True wisdom knows the very thing that genuine science constantly rediscovers. No matter how much knowledge we learn, our ignorance outweighs it all. Every valid scientific discovery adds to our ignorance. How can that be? Simply put, the proportion of human ignorance against human knowledge grows by every major discovery, because every discovery opens more questions than we had before. The arrogance of late 19th century and early 20th century Rationalism should have been blown away forever by the major discoveries of Einstein, and by every advance in modern physics. And, despite this fact, that ought to have everyone in awe, and that ought to produce humility, we still see on some cars those silly “Darwin” stickers that mock the Christian Fish symbol. Don’t they know that they are at least 80 years behind? We still run into people who think there is a conflict between faith and science, and who are unaware of the great number of religious people, Christians and Jews, among the world’s prominent physicists. Of course, this is not just an absence of wisdom, but also of education. But, more to the point, the complexity of the physical universe tells us that the mind of God is beyond all human comprehension. The very complexity that makes up what we call matter, and what we call energy, is enough that we should see how far above our comprehension God is.
Yet, even though his creation is beyond our finite minds, and himself completely hidden, we know God. Furthermore, St. Paul tells us that we know his will, and that he opens the eyes of our understanding to know it as we need to. Listen again to his words:
For this cause we also, since the day we heard it, do not cease to pray for you, and to desire that ye might be filled with the knowledge of his will in all wisdom and spiritual understanding; that ye might walk worthy of the Lord unto all pleasing, being fruitful in every good work, and increasing in the knowledge of God; strengthened with all might,6 according to his glorious power, unto all patience and longsuffering with joyfulness; giving thanks unto the Father, which hath made us meet to be partakers of the inheritance of the saints in light.
If we approach what we do here today as simply a matter of form and nothing more, how can today’s scriptures enter into hearts and minds to renew us? I say this because I have been among traditional Anglicans long enough to know that a very great number of our dear brethren have never sought to penetrate the deep meaning and reality of our faith. I have stood in the pulpit of a church, when I was first in Arizona and had been not yet been among that congregation long enough to have an influence, to look out at the spectacle of individuals scattered here and there throughout the pews observing their watches. This was only a minority of the people, but it was disturbing nonetheless. I was acquainted with the term “Shinto Episcopalians.” I asked what it meant. In Japan, the Shinto religion is very old, and no one knows anything about any teaching associated with it. Those who practice it observe the rituals very strictly, but have no knowledge of what they mean. Among that congregation were a few people who had very strong opinions about how to do a Church service “correctly.” They had their own mental rubrics from a lifetime in the Episcopal Church, and had come to us simply because we used the “old” Prayer Book, and they liked it better than the new one that their church had forced on them. They thought it their duty to let me know if I stepped out of line, and they looked at their watches to see if I preached too long. Usually none of them would try to “correct” me more than once.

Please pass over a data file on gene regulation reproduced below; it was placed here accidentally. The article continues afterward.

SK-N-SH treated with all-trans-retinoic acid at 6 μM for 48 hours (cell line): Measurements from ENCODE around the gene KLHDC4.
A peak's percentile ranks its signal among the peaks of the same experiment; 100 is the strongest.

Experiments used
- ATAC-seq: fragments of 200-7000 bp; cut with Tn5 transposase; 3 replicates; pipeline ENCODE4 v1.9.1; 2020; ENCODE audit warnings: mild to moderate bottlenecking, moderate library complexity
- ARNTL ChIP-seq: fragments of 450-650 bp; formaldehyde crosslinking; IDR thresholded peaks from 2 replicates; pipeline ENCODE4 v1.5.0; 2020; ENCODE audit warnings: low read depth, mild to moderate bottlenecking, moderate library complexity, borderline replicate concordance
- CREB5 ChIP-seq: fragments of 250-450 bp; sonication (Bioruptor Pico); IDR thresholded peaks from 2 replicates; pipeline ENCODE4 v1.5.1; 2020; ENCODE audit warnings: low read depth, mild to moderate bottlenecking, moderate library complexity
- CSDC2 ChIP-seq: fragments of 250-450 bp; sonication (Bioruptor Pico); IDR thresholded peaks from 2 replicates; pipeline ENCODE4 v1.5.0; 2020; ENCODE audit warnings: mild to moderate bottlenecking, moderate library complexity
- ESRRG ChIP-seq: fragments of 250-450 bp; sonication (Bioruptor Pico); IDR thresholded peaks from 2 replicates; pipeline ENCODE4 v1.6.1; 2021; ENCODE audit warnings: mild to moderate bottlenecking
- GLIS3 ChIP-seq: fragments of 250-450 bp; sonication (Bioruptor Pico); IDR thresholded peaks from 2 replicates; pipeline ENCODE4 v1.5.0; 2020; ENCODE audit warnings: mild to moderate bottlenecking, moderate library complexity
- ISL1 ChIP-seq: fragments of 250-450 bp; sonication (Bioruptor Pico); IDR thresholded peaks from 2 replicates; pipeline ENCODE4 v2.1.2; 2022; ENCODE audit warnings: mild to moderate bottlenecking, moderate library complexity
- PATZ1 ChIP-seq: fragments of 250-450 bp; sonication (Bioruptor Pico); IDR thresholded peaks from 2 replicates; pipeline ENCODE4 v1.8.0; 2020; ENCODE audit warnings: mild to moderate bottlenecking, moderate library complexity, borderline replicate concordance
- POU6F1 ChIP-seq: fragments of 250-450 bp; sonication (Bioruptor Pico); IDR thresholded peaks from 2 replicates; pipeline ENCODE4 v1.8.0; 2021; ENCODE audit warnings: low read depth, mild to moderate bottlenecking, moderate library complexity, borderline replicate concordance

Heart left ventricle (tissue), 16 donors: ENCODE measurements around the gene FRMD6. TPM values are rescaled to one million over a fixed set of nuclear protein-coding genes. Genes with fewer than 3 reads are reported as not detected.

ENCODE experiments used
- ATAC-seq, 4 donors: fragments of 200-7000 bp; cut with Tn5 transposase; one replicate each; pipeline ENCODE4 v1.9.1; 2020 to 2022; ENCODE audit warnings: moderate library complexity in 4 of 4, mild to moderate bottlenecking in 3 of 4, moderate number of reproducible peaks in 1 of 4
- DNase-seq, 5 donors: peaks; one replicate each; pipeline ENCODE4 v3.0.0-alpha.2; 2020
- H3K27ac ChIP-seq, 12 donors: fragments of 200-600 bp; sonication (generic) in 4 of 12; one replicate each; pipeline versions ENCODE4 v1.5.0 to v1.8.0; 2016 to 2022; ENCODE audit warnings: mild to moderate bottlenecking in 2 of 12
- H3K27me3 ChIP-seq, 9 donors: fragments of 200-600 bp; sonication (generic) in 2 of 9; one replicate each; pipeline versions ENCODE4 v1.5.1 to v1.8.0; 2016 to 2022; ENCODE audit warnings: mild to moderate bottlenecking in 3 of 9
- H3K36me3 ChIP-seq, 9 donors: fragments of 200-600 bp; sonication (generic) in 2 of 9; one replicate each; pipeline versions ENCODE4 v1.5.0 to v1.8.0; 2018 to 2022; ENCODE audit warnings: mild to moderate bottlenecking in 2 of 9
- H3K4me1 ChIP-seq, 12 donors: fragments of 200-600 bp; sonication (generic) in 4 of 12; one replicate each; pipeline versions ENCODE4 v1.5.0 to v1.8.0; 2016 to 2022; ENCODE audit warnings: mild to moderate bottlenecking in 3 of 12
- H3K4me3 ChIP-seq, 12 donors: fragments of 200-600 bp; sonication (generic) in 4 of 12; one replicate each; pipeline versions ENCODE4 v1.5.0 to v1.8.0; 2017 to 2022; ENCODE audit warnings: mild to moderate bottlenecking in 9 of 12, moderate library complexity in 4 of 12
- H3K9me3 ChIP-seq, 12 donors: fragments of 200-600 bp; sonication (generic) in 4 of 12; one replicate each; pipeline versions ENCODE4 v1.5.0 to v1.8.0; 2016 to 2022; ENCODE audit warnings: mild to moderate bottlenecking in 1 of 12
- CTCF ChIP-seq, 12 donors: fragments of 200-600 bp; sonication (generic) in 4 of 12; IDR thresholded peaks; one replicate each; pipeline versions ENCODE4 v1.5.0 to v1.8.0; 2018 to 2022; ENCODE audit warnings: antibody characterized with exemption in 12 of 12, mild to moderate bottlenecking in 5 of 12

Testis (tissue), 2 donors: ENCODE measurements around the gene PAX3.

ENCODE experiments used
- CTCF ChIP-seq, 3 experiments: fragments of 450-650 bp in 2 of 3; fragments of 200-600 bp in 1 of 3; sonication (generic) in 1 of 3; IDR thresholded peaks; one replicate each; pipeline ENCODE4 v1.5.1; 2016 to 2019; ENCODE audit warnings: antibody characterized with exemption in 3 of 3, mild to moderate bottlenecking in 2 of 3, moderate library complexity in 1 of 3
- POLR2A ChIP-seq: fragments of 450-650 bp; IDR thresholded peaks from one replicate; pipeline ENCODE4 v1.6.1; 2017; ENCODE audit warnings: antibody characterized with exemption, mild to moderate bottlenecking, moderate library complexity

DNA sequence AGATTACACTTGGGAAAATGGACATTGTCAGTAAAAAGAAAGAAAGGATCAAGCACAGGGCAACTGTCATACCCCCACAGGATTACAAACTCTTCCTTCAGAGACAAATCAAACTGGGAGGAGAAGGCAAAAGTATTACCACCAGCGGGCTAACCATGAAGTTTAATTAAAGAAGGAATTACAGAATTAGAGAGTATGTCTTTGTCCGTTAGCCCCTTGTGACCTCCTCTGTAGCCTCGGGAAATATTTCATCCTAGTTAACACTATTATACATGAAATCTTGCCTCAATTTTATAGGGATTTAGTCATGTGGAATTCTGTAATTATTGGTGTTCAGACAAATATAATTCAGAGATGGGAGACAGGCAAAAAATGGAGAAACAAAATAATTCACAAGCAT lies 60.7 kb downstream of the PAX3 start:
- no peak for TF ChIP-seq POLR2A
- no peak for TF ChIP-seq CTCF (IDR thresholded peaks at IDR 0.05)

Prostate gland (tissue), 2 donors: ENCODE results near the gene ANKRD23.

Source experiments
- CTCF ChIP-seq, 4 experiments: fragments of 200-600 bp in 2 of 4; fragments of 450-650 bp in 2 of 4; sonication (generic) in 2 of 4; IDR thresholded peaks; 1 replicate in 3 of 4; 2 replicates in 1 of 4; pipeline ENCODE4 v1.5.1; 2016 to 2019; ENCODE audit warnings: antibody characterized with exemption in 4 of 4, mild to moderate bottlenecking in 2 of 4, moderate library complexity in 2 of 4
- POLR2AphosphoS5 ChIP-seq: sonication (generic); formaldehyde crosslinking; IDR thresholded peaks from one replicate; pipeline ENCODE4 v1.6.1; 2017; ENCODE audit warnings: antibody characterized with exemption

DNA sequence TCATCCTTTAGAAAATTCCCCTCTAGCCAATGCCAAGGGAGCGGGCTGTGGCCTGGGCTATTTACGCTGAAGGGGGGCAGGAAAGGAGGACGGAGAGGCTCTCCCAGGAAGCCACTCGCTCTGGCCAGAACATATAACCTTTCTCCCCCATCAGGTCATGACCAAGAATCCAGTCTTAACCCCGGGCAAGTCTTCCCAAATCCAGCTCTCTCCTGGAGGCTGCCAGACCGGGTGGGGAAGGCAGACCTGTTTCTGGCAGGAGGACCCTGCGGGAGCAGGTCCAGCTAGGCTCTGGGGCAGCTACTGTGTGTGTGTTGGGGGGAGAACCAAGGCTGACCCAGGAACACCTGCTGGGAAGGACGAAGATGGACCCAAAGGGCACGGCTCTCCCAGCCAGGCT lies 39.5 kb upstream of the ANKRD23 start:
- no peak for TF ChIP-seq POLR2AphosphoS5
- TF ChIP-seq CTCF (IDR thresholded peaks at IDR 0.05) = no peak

Those people wanted a very low church kind of service. But, among the high church Anglo-Catholics we have quite a few “Shinto” Anglicans. They know exactly how to perform everything in Ritual Notes, exactly what to do in every way, even how to approach the Gospel Book “at a ninety degree angle.” They swing the thurible exactly the right number of times, and have every detail down perfectly. Fine. I am not against that at all. But, how many of these details really matter if we fail to worship God in spirit and in truth? Recall these words from John’s Gospel: